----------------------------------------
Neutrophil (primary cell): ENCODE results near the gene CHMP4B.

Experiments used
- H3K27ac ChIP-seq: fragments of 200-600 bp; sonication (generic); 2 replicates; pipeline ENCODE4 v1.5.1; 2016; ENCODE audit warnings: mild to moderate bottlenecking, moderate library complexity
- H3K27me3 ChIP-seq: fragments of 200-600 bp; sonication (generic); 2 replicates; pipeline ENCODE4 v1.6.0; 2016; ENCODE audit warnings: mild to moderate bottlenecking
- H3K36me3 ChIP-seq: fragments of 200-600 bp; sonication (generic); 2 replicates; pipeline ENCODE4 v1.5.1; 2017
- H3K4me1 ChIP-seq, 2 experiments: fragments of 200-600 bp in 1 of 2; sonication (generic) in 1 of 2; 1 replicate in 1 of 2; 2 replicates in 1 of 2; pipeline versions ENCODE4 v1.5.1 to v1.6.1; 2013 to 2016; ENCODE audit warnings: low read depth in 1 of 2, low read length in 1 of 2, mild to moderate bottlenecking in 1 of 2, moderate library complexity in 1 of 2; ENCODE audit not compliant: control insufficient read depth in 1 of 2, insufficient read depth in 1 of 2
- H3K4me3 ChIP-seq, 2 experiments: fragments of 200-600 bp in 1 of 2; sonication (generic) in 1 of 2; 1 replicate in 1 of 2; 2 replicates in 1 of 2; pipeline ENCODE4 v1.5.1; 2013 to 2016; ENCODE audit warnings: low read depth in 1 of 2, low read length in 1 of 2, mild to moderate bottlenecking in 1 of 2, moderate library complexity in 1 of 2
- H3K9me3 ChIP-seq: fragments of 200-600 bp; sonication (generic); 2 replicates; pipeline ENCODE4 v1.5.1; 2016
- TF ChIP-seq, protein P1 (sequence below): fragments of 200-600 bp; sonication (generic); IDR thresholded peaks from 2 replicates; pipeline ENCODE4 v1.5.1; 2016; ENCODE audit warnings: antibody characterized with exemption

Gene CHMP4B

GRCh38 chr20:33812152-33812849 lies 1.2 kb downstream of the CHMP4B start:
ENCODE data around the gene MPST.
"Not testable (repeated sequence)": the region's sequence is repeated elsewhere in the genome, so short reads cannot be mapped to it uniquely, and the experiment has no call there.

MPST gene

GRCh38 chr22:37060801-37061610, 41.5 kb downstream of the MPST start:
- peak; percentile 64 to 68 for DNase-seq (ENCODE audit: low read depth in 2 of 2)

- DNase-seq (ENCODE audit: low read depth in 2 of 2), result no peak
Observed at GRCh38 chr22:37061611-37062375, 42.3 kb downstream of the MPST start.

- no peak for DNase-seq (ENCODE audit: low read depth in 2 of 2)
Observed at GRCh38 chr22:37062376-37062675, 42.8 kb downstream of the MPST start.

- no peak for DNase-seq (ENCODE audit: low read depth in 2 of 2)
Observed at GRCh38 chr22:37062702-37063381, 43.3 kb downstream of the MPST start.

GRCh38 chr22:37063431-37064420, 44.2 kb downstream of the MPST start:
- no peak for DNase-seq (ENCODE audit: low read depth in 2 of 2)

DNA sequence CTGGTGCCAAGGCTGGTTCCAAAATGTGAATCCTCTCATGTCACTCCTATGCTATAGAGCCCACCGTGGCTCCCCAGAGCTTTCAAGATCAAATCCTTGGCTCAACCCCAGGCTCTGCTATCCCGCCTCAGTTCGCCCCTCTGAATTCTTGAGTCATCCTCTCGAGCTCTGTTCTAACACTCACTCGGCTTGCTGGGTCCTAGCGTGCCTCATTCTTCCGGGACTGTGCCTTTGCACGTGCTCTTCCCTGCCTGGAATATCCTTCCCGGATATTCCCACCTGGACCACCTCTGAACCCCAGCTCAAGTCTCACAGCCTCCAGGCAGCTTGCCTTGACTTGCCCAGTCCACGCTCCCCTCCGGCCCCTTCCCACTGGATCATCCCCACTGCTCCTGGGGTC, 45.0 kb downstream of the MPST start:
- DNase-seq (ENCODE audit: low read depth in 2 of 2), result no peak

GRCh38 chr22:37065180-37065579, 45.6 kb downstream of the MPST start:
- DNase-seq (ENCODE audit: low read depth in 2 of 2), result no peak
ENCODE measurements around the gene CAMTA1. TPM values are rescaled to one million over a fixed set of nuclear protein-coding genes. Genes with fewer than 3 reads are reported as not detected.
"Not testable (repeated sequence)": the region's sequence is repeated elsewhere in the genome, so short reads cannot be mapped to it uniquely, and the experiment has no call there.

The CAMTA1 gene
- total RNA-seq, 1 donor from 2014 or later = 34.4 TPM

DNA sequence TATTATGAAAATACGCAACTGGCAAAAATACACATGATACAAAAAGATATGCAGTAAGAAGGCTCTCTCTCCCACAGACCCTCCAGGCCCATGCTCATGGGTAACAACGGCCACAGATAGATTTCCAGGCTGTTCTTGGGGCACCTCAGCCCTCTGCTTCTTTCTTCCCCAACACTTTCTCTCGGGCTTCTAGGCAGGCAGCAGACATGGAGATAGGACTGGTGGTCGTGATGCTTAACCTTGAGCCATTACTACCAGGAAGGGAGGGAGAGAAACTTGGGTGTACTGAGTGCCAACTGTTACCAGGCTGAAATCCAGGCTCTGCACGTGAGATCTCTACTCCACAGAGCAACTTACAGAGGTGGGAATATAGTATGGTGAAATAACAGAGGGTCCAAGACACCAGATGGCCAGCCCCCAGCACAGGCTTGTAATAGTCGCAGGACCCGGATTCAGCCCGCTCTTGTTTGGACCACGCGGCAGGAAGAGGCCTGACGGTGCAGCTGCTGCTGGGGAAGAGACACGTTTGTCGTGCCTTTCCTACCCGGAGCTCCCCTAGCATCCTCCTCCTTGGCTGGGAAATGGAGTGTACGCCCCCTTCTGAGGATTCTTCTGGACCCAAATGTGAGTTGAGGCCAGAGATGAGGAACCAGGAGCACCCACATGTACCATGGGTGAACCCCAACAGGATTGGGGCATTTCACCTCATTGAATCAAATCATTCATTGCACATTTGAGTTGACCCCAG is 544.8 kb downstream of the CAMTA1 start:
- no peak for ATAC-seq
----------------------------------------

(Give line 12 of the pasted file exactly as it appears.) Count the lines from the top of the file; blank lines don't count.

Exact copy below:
ENCODE data around the gene MPST.